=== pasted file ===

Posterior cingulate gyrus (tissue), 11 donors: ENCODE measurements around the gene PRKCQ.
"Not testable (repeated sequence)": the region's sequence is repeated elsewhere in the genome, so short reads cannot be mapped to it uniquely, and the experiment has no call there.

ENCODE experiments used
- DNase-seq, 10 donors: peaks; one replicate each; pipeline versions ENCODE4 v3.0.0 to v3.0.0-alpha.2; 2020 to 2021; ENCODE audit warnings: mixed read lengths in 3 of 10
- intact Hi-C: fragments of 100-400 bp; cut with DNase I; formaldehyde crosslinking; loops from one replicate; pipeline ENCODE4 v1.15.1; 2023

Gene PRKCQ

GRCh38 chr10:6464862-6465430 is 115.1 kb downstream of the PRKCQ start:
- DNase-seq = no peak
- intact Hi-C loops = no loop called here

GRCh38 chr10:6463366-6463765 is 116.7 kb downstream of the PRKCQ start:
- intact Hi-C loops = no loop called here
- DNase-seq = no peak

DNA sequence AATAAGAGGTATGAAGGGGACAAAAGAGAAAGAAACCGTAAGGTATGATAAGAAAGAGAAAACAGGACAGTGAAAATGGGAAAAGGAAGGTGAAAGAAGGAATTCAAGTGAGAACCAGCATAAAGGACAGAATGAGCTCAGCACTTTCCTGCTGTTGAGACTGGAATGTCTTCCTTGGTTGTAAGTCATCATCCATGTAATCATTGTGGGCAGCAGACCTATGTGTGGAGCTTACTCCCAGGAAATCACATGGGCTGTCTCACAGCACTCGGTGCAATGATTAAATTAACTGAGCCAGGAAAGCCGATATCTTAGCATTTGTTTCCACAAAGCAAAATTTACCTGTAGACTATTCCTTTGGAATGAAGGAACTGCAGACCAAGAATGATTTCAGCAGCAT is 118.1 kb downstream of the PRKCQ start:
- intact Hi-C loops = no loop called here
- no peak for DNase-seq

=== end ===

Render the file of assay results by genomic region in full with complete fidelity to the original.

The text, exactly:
Posterior cingulate gyrus (tissue), 11 donors: ENCODE measurements around the gene PRKCQ.
"Not testable (repeated sequence)": the region's sequence is repeated elsewhere in the genome, so short reads cannot be mapped to it uniquely, and the experiment has no call there.

ENCODE experiments used
- DNase-seq, 10 donors: peaks; one replicate each; pipeline versions ENCODE4 v3.0.0 to v3.0.0-alpha.2; 2020 to 2021; ENCODE audit warnings: mixed read lengths in 3 of 10
- intact Hi-C: fragments of 100-400 bp; cut with DNase I; formaldehyde crosslinking; loops from one replicate; pipeline ENCODE4 v1.15.1; 2023

Gene PRKCQ

GRCh38 chr10:6464862-6465430 is 115.1 kb downstream of the PRKCQ start:
- DNase-seq = no peak
- intact Hi-C loops = no loop called here

GRCh38 chr10:6463366-6463765 is 116.7 kb downstream of the PRKCQ start:
- intact Hi-C loops = no loop called here
- DNase-seq = no peak

DNA sequence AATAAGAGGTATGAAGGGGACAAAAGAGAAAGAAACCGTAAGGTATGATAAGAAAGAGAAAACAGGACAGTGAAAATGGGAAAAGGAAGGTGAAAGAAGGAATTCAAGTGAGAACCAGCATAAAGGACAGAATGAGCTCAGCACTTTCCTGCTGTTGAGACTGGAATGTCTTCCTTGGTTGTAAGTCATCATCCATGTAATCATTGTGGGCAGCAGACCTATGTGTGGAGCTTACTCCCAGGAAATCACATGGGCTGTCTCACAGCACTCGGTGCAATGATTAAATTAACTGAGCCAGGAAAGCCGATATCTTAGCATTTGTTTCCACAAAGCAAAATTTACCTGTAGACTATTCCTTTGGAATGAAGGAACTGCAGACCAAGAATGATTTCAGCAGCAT is 118.1 kb downstream of the PRKCQ start:
- intact Hi-C loops = no loop called here
- no peak for DNase-seq